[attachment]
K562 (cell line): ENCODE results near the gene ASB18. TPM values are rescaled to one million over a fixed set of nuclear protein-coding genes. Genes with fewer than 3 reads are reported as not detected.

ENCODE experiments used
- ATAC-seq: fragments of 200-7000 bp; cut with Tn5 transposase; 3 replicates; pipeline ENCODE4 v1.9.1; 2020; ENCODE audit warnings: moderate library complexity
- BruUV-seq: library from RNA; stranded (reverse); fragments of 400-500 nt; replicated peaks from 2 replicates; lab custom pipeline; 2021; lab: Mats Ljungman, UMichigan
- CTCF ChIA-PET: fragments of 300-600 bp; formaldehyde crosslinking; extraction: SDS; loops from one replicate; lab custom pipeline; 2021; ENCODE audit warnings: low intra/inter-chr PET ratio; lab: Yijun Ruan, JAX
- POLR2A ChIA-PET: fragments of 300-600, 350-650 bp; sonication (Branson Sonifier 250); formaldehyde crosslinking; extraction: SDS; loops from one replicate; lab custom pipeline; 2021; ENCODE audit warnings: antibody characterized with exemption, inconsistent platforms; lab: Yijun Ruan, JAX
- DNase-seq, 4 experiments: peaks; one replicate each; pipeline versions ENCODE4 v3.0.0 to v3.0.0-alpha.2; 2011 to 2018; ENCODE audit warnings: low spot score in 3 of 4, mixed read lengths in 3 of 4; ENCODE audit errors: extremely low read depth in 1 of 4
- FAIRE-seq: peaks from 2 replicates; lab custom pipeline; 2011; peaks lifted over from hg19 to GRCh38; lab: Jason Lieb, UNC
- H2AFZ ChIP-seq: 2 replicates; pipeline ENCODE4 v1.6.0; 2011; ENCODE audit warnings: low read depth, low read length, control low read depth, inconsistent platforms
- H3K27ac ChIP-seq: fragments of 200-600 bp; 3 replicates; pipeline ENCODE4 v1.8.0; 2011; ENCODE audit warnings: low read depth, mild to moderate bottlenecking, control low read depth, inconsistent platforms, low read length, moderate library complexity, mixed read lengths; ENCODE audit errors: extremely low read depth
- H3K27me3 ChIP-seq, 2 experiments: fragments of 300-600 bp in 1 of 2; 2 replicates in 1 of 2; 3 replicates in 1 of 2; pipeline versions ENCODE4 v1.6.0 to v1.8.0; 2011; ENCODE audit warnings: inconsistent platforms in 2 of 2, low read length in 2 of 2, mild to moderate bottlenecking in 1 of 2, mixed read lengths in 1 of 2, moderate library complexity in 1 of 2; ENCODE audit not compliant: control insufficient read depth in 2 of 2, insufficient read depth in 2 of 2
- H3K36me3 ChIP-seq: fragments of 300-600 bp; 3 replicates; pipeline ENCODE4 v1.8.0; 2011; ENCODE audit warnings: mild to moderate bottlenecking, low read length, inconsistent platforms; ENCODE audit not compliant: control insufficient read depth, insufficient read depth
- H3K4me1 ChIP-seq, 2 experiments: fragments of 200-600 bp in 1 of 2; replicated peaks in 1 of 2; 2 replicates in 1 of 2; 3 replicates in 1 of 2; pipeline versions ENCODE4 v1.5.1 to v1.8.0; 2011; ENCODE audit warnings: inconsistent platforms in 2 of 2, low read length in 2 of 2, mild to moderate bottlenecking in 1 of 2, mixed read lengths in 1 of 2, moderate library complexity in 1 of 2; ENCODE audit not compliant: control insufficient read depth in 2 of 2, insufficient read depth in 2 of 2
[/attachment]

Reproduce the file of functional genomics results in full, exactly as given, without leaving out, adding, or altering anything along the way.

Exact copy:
K562 (cell line): ENCODE results near the gene ASB18. TPM values are rescaled to one million over a fixed set of nuclear protein-coding genes. Genes with fewer than 3 reads are reported as not detected.

ENCODE experiments used
- ATAC-seq: fragments of 200-7000 bp; cut with Tn5 transposase; 3 replicates; pipeline ENCODE4 v1.9.1; 2020; ENCODE audit warnings: moderate library complexity
- BruUV-seq: library from RNA; stranded (reverse); fragments of 400-500 nt; replicated peaks from 2 replicates; lab custom pipeline; 2021; lab: Mats Ljungman, UMichigan
- CTCF ChIA-PET: fragments of 300-600 bp; formaldehyde crosslinking; extraction: SDS; loops from one replicate; lab custom pipeline; 2021; ENCODE audit warnings: low intra/inter-chr PET ratio; lab: Yijun Ruan, JAX
- POLR2A ChIA-PET: fragments of 300-600, 350-650 bp; sonication (Branson Sonifier 250); formaldehyde crosslinking; extraction: SDS; loops from one replicate; lab custom pipeline; 2021; ENCODE audit warnings: antibody characterized with exemption, inconsistent platforms; lab: Yijun Ruan, JAX
- DNase-seq, 4 experiments: peaks; one replicate each; pipeline versions ENCODE4 v3.0.0 to v3.0.0-alpha.2; 2011 to 2018; ENCODE audit warnings: low spot score in 3 of 4, mixed read lengths in 3 of 4; ENCODE audit errors: extremely low read depth in 1 of 4
- FAIRE-seq: peaks from 2 replicates; lab custom pipeline; 2011; peaks lifted over from hg19 to GRCh38; lab: Jason Lieb, UNC
- H2AFZ ChIP-seq: 2 replicates; pipeline ENCODE4 v1.6.0; 2011; ENCODE audit warnings: low read depth, low read length, control low read depth, inconsistent platforms
- H3K27ac ChIP-seq: fragments of 200-600 bp; 3 replicates; pipeline ENCODE4 v1.8.0; 2011; ENCODE audit warnings: low read depth, mild to moderate bottlenecking, control low read depth, inconsistent platforms, low read length, moderate library complexity, mixed read lengths; ENCODE audit errors: extremely low read depth
- H3K27me3 ChIP-seq, 2 experiments: fragments of 300-600 bp in 1 of 2; 2 replicates in 1 of 2; 3 replicates in 1 of 2; pipeline versions ENCODE4 v1.6.0 to v1.8.0; 2011; ENCODE audit warnings: inconsistent platforms in 2 of 2, low read length in 2 of 2, mild to moderate bottlenecking in 1 of 2, mixed read lengths in 1 of 2, moderate library complexity in 1 of 2; ENCODE audit not compliant: control insufficient read depth in 2 of 2, insufficient read depth in 2 of 2
- H3K36me3 ChIP-seq: fragments of 300-600 bp; 3 replicates; pipeline ENCODE4 v1.8.0; 2011; ENCODE audit warnings: mild to moderate bottlenecking, low read length, inconsistent platforms; ENCODE audit not compliant: control insufficient read depth, insufficient read depth
- H3K4me1 ChIP-seq, 2 experiments: fragments of 200-600 bp in 1 of 2; replicated peaks in 1 of 2; 2 replicates in 1 of 2; 3 replicates in 1 of 2; pipeline versions ENCODE4 v1.5.1 to v1.8.0; 2011; ENCODE audit warnings: inconsistent platforms in 2 of 2, low read length in 2 of 2, mild to moderate bottlenecking in 1 of 2, mixed read lengths in 1 of 2, moderate library complexity in 1 of 2; ENCODE audit not compliant: control insufficient read depth in 2 of 2, insufficient read depth in 2 of 2